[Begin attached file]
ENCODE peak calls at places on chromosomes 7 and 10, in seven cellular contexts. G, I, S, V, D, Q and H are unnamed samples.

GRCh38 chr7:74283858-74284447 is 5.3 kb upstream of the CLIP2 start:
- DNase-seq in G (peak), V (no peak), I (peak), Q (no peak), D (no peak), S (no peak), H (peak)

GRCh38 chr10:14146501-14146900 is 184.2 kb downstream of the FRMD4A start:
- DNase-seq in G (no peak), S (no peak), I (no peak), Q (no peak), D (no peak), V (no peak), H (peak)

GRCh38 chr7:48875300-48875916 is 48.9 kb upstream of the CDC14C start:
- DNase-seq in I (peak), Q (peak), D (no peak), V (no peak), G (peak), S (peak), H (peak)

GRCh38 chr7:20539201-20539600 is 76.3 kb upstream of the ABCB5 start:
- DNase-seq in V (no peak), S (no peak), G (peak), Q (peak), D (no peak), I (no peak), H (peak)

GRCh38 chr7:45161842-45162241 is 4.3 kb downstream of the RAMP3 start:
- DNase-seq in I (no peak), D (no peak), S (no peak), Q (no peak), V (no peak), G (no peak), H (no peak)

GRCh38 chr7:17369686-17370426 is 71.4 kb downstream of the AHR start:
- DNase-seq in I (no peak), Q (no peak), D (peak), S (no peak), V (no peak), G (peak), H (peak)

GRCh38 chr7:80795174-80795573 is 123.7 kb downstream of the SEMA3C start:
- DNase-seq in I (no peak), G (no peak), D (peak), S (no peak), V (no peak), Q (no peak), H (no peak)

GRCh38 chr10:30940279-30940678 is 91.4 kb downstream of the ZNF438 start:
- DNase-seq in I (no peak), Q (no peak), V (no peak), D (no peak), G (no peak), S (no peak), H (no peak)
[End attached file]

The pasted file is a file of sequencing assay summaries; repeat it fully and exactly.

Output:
ENCODE peak calls at places on chromosomes 7 and 10, in seven cellular contexts. G, I, S, V, D, Q and H are unnamed samples.

GRCh38 chr7:74283858-74284447 is 5.3 kb upstream of the CLIP2 start:
- DNase-seq in G (peak), V (no peak), I (peak), Q (no peak), D (no peak), S (no peak), H (peak)

GRCh38 chr10:14146501-14146900 is 184.2 kb downstream of the FRMD4A start:
- DNase-seq in G (no peak), S (no peak), I (no peak), Q (no peak), D (no peak), V (no peak), H (peak)

GRCh38 chr7:48875300-48875916 is 48.9 kb upstream of the CDC14C start:
- DNase-seq in I (peak), Q (peak), D (no peak), V (no peak), G (peak), S (peak), H (peak)

GRCh38 chr7:20539201-20539600 is 76.3 kb upstream of the ABCB5 start:
- DNase-seq in V (no peak), S (no peak), G (peak), Q (peak), D (no peak), I (no peak), H (peak)

GRCh38 chr7:45161842-45162241 is 4.3 kb downstream of the RAMP3 start:
- DNase-seq in I (no peak), D (no peak), S (no peak), Q (no peak), V (no peak), G (no peak), H (no peak)

GRCh38 chr7:17369686-17370426 is 71.4 kb downstream of the AHR start:
- DNase-seq in I (no peak), Q (no peak), D (peak), S (no peak), V (no peak), G (peak), H (peak)

GRCh38 chr7:80795174-80795573 is 123.7 kb downstream of the SEMA3C start:
- DNase-seq in I (no peak), G (no peak), D (peak), S (no peak), V (no peak), Q (no peak), H (no peak)

GRCh38 chr10:30940279-30940678 is 91.4 kb downstream of the ZNF438 start:
- DNase-seq in I (no peak), Q (no peak), V (no peak), D (no peak), G (no peak), S (no peak), H (no peak)